All in vitro interaction analyses employing surface plasmon resonance (SPR) were performed using a ProteON XPR36 system (Bio-Rad Laboratories Inc., Technion, Haifa, Israel). All measurements were performed at 25 °C using HBST500 (10 mM HEPES pH 7.4, 500 mM NaCl, 0.005% Tween20, Sigma) as running buffer. For the interaction study BMP-2 was immobilized as ligand via the so-called amino-coupling methodology and the CV2 VWC1 proteins were used as analytes. For immobilization the alginate matrix of two flow cells of a ProteON GLC-Chip was activated for 120 s using a mixture of 75 mM 1-ethyl-3-[3-dimethylaminopropyl]carbodiimide hydrochloride (EDC, Bio-Rad Laboratories Inc., Munich, Germany) and 18.8 mM N-hydroxysulfosuccinimide (Sulfo-NHS, Bio-Rad Laboratories Inc.) in H2O at a flowrate of 30 µL min−1. To act as reference cell the activated matrix of one flow cell was then inactivated with 1 M ethanolamine pH 8.5 (Bio-Rad Laboratories Inc.). On the second flow cell E. coli derived recombinant human BMP-2 [55] was immobilized by perfusing (25 µL min−1) a solution of 600 nM BMP2 in 10 mM sodium acetate pH 4.0. When the density of immobilized BMP-2 reached a level between 1000 and 2000 RU (1 RU = 1 pg mm−2) immobilization was stopped and residual activated carboxyl-groups at the alginate polymer surface were inactivated similarly as above by perfusing 1 M ethanolamine for 300 s (30 µL min−1) over the biosensor.
For acquisition of in vitro interaction data wildtype CV2 VWC1 proteins and mutants thereof were dissolved in HBST500 buffer. The protein solutions were then perfused in six different analyte concentrations usually ranging between 0.1 to 10 times the equilibrium-binding constant over the biosensor surface. Perfusion was performed for 240 s at a flow rate of 100 µL·min−1 to acquire data for the association. For dissociation data, perfusion was switched to HBST500 buffer only (flow rate 100 µL·min−1) and the SPR signal was monitored for 360 s. For regeneration of the BMP-2 biosensor the surface was flushed with two short injections of 4 M MgCl2 lasting 18 s. SPR data was analyzed using the software ProteOn Manager version 3.06 (Bio-Rad Laboratories Inc.). Sensorgrams were fitted globally employing a Langmuir 1:1 interaction model, parameters for association rate constant kon, dissociation rate constant koff and maximal SPR signal RUmax were fitted individually for the six analyte concentrations. The equilibrium binding constant was derived from the equation KD = koff/kon, for CV2 VWC1 mutants binding weakly or with a binding kinetics exceeding kon > 106 M−1s−1 or koff > 5 × 10−2 s−1 instead using the kinetic parameter to derive KD the dose-dependency of equilibrium binding was analyzed. Standard deviations of KD values were derived from the standard deviations of the rate constant values obtained from the individual measurements using six different analyte concentrations. All KD values are considered apparent equilibrium binding constants due to the experimental conditions and might differ from binding affinities derived by other methods.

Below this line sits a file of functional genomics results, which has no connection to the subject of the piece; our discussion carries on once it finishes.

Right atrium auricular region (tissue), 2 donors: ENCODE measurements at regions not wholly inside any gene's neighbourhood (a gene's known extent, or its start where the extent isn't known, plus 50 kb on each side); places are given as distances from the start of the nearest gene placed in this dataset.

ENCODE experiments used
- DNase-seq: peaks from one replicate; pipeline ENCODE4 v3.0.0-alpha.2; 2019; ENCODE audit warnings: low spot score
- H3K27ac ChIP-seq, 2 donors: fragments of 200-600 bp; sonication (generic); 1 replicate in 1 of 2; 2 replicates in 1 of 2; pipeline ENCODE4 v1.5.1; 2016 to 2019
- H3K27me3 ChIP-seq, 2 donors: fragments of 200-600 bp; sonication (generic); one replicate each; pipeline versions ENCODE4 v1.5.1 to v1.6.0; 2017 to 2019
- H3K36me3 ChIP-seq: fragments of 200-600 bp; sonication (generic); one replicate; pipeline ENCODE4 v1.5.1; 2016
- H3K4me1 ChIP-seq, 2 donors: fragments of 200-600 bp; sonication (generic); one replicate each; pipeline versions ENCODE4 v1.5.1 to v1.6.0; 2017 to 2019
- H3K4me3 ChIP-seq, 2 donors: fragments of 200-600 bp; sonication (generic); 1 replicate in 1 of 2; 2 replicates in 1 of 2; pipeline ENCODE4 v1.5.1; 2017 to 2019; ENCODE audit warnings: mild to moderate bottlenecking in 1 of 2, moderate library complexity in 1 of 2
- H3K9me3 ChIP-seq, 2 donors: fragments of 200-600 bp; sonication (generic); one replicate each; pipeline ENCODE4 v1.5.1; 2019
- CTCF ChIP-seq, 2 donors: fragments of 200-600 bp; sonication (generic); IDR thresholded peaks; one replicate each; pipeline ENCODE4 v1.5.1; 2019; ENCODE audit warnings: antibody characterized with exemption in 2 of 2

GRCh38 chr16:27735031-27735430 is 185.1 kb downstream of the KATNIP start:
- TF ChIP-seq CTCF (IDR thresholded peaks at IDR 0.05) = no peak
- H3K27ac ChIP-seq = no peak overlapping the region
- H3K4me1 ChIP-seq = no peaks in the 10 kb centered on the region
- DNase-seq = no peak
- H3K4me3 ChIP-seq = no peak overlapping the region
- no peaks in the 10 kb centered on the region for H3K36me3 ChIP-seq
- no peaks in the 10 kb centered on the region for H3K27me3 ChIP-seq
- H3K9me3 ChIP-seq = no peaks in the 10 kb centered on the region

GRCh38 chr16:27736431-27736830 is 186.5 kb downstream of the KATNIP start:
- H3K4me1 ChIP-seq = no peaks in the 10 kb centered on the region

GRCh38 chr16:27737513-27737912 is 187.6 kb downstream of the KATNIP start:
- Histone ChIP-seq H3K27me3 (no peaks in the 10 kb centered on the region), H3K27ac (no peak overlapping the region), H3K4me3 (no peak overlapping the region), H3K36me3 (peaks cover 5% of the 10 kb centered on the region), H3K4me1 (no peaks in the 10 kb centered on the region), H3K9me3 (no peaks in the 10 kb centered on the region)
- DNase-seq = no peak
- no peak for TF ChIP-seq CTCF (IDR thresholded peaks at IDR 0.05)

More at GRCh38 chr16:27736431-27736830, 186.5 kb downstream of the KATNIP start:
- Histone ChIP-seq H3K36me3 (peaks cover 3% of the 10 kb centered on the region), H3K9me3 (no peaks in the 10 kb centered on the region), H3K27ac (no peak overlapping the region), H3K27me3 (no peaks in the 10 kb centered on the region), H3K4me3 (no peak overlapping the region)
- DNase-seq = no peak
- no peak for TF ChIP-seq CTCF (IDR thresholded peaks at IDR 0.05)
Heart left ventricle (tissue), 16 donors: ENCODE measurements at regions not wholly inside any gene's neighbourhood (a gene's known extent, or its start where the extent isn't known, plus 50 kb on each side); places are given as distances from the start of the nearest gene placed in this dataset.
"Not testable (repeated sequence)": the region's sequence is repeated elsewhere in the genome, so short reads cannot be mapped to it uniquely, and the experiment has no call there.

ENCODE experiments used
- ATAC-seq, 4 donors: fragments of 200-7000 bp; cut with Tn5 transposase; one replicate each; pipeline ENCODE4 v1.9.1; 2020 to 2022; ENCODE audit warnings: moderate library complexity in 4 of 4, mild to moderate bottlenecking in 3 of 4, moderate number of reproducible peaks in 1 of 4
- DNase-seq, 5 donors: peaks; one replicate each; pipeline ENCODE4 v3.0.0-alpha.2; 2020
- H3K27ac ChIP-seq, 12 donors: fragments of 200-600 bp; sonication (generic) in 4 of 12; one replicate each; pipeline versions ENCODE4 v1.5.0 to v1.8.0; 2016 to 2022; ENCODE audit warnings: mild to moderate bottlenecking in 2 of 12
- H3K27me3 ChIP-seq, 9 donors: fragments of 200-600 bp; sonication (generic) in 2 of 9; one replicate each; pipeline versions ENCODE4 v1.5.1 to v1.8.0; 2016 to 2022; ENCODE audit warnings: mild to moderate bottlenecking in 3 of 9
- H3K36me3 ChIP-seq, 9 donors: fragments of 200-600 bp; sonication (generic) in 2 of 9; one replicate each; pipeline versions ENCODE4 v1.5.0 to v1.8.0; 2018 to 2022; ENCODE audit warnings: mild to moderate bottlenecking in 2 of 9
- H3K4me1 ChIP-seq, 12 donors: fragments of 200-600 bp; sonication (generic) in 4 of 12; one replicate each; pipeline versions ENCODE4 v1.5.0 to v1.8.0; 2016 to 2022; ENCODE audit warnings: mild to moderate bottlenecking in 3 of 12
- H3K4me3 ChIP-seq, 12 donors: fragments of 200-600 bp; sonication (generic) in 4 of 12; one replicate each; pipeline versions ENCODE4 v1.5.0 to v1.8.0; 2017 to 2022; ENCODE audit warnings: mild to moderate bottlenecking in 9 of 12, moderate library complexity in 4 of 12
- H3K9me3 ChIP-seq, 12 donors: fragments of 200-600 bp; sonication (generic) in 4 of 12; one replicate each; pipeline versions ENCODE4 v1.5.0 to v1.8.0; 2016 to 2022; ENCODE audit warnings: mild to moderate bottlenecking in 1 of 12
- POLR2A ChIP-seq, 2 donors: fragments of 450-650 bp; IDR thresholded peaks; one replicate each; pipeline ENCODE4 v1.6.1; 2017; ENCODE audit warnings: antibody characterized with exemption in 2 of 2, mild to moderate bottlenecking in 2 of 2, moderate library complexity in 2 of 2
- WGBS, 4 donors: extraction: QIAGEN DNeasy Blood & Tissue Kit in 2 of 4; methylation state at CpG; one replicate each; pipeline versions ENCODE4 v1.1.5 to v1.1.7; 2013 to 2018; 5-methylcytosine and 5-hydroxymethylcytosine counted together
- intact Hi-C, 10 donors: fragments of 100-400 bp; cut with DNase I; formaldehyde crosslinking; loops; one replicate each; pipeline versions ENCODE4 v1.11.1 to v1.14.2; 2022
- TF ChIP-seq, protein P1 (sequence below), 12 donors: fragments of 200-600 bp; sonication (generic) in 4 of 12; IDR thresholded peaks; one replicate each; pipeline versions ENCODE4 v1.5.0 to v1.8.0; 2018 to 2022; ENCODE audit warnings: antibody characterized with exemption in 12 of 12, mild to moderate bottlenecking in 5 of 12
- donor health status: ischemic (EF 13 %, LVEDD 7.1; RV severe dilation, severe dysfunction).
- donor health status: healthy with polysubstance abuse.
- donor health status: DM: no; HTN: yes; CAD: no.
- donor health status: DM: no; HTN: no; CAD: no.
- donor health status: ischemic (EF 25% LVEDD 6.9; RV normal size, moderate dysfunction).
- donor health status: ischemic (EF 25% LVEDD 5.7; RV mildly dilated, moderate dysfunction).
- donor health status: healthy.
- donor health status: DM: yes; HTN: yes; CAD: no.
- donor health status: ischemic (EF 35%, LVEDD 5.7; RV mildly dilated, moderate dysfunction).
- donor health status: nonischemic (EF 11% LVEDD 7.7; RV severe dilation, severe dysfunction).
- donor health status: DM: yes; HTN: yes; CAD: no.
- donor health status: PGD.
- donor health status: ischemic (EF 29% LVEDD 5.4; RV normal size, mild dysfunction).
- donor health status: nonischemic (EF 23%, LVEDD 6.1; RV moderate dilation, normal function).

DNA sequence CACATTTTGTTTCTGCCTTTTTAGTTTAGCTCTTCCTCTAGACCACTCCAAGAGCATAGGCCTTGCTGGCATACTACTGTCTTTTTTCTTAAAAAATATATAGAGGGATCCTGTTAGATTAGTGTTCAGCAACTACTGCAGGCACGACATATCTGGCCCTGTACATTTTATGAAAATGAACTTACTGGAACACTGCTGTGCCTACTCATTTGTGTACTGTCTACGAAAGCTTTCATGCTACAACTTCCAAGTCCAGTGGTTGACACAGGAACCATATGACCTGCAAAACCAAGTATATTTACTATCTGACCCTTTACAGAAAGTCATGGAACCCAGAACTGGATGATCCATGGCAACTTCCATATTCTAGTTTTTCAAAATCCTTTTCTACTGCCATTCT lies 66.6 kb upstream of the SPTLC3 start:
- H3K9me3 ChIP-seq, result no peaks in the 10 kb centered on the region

4. Conclusions